Stars hit red carpet for Emmys, online drama tipped

LOS ANGELES, Michael Thurston- Television stars hit the red carpet Sunday for the Emmy awards show, with online drama "House of Cards" hoping to come up trumps against more traditional small-screen rivals.
The Netflix political drama starring Kevin Spacey aims to become the first online-only series to win in major categories at the 65th annual Primetime Emmy awards show, the TV world's equivalent of the Oscars.

Stars hit red carpet for Emmys, online drama tipped
But it faces stiff competition from critically-acclaimed AMC thriller "Breaking Bad," which many are tipping to win the evening's top prize for best drama on its fifth nomination.
Terror-themed thriller "Homeland" and multiple-Emmy winning "Mad Men" are also in the running for best drama, while "American Horror Story: Asylum" has the most nominations of all, with 17 nods at the awards gala in Los Angeles.
"Game of Thrones" comes next in overall number of nominations with 16, while "Breaking Bad" has 13. On the comedy front, "30 Rock" leads with 13 nods, followed by "Modern Family" with 12 and "The Big Bang Theory" at eight.
Elton John will make his first ever appearance at the show in a tribute to piano legend Liberace, the subject of acclaimed biopic "Behind the Candelabra," which has 15 nominations overall.
Among the frontrunners, Spacey -- scheming congressman Francis Underwood in "House of Cards" -- is vying for best actor against Bryan Cranston, as shy chemistry teacher turned crystal meth drug lord Walter White in "Breaking Bad," the finale of which airs next week.
Others tipped in the male drama race include Briton Damian Lewis in "Homeland" and Jon Hamm of "Mad Men," who surprisingly has never won a Primetime Emmy himself.
For best drama actress, the frontrunners include Kerry Washington of ABC's political thriller "Scandal," who would become the first African-American actress to take that prize.
She is up against Claire Danes as bipolar CIA agent Carrie Mathison in "Homeland," as well as "House of Cards" co-star Robin Wright, who plays Spacey's character's wife Claire.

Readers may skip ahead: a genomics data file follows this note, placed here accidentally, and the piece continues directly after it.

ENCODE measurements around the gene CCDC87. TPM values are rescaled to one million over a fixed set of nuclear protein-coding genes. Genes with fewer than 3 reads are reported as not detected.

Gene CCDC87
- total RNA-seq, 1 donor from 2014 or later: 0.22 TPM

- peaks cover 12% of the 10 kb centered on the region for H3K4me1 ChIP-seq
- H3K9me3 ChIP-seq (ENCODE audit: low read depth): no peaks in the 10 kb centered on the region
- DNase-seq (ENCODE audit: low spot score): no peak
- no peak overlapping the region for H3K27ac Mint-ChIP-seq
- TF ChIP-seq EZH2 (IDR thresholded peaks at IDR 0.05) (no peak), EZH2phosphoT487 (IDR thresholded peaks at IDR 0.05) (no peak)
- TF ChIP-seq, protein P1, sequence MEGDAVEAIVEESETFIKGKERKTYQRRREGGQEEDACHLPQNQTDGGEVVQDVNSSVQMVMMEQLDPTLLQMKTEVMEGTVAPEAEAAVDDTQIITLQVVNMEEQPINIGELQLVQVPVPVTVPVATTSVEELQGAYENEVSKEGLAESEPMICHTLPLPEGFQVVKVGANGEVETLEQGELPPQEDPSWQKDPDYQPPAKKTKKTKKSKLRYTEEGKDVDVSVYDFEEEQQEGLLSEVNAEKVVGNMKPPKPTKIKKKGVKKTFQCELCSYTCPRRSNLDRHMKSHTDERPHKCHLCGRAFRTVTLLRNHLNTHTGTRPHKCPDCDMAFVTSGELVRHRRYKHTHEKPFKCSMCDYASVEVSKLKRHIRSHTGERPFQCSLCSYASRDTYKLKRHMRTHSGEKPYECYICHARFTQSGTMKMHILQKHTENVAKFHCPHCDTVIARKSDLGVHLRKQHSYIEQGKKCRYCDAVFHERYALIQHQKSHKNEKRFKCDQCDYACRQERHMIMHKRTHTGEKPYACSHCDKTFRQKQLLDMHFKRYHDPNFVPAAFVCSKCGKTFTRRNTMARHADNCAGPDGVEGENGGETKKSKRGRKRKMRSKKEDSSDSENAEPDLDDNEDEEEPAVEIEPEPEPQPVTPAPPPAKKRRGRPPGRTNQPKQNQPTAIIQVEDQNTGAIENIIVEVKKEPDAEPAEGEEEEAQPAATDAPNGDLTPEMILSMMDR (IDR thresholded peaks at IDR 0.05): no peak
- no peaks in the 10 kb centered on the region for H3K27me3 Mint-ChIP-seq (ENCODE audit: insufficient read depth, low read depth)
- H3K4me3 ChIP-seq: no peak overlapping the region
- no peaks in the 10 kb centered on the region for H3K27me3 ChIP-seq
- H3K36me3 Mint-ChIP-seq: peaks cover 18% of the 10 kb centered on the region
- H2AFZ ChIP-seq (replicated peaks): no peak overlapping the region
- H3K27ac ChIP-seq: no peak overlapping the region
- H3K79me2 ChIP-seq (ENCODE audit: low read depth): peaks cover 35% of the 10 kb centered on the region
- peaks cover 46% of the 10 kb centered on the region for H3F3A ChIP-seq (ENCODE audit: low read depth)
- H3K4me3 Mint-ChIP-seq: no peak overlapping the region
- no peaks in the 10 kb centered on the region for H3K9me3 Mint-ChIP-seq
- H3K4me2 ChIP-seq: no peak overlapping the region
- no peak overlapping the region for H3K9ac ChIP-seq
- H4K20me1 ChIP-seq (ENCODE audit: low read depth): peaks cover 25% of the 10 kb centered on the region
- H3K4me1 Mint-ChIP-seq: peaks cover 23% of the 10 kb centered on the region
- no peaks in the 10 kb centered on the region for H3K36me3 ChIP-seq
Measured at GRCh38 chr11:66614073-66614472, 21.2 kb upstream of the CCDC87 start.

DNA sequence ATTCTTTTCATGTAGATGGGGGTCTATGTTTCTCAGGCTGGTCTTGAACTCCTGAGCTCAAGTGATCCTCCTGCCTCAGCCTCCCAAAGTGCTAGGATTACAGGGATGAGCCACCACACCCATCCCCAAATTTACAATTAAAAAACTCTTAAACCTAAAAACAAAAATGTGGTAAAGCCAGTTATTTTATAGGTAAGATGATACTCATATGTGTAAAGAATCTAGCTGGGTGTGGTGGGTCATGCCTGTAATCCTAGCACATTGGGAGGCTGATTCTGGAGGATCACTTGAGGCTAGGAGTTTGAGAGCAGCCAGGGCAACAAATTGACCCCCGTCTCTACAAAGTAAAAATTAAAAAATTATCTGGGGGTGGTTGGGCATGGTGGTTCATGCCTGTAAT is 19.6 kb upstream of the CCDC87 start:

The series' success highlights the radical changes underway in the TV industry, with more and more viewers "cutting the cable" and watching favorite shows via the Internet on cellphones, tablets and so-called "smart TVs."
"House of Cards," inspired by a BBC series from the early 1990s, was made exclusively for Netflix, the online movie streaming website, which put all 13 episodes online in February in one fell swoop.
Other nominees for best drama include "Downton Abbey" and "Game of Thrones" -- marking the first time no series from a mainstream US television network has been nominated in the category.
Up for best comedy are "Modern Family," "The Big Bang Theory," "Girls," "Louie," "Veep" and "30 Rock," which after seven seasons aired its final episode on NBC in January.
Nominated for best TV movie or miniseries are "American Horror Story: Asylum," "Behind the Candelabra," another HBO music biopic "Phil Spector," "Political Animals," "Top of the Lake" and the History Channel's "The Bible."
"Sopranos" star James Gandolfini, who died in June aged 51, and late "Glee" actor Cory Monteith will be remembered among others who passed away this year, in the three-hour show's "In Memoriam" segment.
Sunday night's show was to start at 5:00 pm (0000 GMT Monday) at LA's Nokia Theatre.

Monday, September 23rd 2013
Michael Thurston

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